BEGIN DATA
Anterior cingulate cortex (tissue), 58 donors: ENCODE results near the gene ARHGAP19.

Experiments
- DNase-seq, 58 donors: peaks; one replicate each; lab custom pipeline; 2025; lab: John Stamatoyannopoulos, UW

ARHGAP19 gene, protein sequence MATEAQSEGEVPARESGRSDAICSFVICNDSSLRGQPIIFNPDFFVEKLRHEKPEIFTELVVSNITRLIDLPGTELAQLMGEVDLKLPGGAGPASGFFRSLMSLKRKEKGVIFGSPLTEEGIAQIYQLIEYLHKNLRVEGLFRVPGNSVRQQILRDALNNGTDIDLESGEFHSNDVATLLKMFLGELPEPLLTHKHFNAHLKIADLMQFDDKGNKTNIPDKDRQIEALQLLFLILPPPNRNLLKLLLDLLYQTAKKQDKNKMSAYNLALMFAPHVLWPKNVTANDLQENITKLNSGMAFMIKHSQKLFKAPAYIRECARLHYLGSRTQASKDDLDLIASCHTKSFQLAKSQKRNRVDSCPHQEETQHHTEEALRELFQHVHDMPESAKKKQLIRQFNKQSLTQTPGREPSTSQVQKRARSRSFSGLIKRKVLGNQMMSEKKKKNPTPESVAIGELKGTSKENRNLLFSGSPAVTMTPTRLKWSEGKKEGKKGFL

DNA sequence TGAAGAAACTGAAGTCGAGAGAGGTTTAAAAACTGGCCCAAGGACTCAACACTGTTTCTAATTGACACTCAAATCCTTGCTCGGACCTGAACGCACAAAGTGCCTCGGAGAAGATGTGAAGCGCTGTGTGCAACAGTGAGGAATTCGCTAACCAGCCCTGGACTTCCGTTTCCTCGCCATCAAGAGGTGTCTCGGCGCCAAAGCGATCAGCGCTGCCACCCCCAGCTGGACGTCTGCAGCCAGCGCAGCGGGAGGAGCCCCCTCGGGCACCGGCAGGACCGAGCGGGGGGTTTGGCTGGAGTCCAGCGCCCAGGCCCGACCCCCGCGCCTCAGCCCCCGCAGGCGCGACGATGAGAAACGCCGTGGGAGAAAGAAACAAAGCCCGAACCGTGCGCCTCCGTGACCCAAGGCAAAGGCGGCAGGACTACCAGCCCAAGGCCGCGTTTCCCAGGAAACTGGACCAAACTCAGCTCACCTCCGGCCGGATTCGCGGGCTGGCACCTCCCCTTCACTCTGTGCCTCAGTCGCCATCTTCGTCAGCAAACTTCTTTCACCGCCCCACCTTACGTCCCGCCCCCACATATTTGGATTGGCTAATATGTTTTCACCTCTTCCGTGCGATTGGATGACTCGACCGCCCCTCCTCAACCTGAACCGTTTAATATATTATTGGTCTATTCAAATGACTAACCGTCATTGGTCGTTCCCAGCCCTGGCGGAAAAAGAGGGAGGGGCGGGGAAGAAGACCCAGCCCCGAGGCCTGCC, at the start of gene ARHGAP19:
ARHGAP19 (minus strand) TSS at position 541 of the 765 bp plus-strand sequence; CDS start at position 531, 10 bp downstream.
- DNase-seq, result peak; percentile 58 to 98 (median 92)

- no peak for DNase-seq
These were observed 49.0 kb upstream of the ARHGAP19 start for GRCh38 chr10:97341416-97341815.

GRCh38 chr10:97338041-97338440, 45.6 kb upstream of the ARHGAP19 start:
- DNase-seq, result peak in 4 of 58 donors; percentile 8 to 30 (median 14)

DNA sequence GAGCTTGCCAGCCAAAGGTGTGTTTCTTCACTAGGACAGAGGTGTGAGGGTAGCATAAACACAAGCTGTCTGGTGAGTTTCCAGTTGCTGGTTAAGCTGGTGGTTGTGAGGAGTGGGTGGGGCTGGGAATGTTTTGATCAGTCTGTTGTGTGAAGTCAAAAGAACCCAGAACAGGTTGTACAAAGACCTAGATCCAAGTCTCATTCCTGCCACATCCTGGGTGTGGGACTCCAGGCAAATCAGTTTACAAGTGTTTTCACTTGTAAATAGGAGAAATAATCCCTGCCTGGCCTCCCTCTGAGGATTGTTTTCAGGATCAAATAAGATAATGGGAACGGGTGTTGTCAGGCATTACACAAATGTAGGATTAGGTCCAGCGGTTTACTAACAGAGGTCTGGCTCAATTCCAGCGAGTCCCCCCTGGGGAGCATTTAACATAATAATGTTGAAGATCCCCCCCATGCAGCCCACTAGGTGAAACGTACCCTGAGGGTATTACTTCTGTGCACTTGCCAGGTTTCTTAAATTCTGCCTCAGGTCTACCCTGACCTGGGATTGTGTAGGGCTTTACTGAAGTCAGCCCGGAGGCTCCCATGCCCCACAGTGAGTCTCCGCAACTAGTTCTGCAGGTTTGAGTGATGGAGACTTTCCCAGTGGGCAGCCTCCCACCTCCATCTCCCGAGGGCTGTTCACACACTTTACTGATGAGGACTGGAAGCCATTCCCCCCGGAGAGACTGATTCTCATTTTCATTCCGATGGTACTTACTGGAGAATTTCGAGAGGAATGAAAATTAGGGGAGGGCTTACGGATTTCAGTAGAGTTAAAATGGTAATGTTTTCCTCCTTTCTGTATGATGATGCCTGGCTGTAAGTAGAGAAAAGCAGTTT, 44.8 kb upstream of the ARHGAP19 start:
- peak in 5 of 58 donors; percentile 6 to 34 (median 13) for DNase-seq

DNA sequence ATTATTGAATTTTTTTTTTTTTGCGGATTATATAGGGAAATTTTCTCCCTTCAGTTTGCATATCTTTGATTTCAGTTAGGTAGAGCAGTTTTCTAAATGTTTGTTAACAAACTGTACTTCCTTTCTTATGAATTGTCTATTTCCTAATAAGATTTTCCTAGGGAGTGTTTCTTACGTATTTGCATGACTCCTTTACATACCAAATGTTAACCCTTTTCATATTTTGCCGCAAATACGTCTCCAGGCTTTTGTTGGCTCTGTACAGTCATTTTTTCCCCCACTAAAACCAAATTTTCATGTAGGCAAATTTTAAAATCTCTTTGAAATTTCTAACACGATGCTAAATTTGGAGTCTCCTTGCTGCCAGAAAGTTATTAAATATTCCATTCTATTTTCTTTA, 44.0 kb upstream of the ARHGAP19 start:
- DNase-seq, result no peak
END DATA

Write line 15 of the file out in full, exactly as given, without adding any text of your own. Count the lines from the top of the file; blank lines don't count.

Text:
- DNase-seq, result no peak